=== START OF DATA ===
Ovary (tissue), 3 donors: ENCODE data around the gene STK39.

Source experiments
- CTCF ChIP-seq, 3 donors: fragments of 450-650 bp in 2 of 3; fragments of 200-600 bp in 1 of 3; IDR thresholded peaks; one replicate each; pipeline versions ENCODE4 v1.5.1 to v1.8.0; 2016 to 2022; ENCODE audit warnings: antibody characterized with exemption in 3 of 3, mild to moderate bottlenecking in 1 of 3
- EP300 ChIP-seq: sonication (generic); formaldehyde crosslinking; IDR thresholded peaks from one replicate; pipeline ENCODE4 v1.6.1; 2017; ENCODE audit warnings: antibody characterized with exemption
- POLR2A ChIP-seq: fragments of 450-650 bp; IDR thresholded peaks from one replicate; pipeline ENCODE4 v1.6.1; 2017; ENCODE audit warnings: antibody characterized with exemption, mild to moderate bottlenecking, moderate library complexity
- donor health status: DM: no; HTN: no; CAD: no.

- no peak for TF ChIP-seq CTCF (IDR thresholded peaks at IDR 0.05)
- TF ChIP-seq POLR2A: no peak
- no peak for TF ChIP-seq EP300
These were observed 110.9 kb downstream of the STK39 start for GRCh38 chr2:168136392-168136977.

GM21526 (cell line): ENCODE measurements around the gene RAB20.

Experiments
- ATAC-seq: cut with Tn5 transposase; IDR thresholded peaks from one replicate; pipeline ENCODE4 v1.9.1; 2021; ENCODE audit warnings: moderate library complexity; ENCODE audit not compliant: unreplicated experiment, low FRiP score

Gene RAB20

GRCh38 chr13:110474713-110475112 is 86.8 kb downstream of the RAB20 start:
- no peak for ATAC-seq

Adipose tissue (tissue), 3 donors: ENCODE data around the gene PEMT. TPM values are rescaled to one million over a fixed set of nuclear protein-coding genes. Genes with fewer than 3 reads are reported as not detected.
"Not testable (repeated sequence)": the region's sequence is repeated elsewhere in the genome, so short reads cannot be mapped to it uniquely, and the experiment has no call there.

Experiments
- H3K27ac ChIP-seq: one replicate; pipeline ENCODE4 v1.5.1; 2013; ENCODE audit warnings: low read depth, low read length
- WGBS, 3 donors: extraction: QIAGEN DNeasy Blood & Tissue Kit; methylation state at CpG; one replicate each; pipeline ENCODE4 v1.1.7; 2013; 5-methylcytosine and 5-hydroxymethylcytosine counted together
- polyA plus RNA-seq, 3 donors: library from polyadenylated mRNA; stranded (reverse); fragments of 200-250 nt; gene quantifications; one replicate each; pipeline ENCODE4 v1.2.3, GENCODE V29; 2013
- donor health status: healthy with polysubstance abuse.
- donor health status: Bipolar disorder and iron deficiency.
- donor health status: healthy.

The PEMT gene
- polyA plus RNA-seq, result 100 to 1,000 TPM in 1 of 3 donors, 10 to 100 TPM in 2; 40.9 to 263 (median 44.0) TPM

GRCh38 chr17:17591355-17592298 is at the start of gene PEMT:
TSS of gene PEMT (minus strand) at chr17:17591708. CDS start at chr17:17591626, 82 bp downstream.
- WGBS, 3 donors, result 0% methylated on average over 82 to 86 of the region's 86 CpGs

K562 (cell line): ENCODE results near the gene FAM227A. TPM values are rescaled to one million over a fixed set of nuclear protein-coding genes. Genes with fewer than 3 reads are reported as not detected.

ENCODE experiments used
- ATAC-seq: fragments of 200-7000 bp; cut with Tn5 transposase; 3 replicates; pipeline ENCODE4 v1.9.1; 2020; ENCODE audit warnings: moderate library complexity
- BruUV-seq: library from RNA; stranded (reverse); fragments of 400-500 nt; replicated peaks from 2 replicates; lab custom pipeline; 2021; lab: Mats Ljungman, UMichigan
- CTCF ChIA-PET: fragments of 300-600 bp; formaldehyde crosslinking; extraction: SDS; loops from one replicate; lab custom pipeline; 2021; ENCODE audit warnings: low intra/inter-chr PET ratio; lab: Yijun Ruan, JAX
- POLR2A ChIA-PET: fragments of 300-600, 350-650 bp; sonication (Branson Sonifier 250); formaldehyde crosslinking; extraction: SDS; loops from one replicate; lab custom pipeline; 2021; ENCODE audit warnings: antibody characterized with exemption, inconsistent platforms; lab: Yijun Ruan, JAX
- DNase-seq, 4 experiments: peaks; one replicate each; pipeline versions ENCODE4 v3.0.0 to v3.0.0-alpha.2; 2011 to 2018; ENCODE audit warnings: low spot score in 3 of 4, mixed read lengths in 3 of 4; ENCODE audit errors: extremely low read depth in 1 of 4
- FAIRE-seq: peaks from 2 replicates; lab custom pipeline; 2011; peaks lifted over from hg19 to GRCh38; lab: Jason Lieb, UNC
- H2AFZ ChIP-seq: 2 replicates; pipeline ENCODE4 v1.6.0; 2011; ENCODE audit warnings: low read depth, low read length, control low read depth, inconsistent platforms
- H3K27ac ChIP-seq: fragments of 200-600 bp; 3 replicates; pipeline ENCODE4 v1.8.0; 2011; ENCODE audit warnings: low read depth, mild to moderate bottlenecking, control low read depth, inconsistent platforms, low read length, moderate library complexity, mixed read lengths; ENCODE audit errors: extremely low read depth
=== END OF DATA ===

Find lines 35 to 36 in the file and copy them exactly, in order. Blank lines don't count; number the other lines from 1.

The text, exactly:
- CTCF ChIA-PET: fragments of 300-600 bp; formaldehyde crosslinking; extraction: SDS; loops from one replicate; lab custom pipeline; 2021; ENCODE audit warnings: low intra/inter-chr PET ratio; lab: Yijun Ruan, JAX
- POLR2A ChIA-PET: fragments of 300-600, 350-650 bp; sonication (Branson Sonifier 250); formaldehyde crosslinking; extraction: SDS; loops from one replicate; lab custom pipeline; 2021; ENCODE audit warnings: antibody characterized with exemption, inconsistent platforms; lab: Yijun Ruan, JAX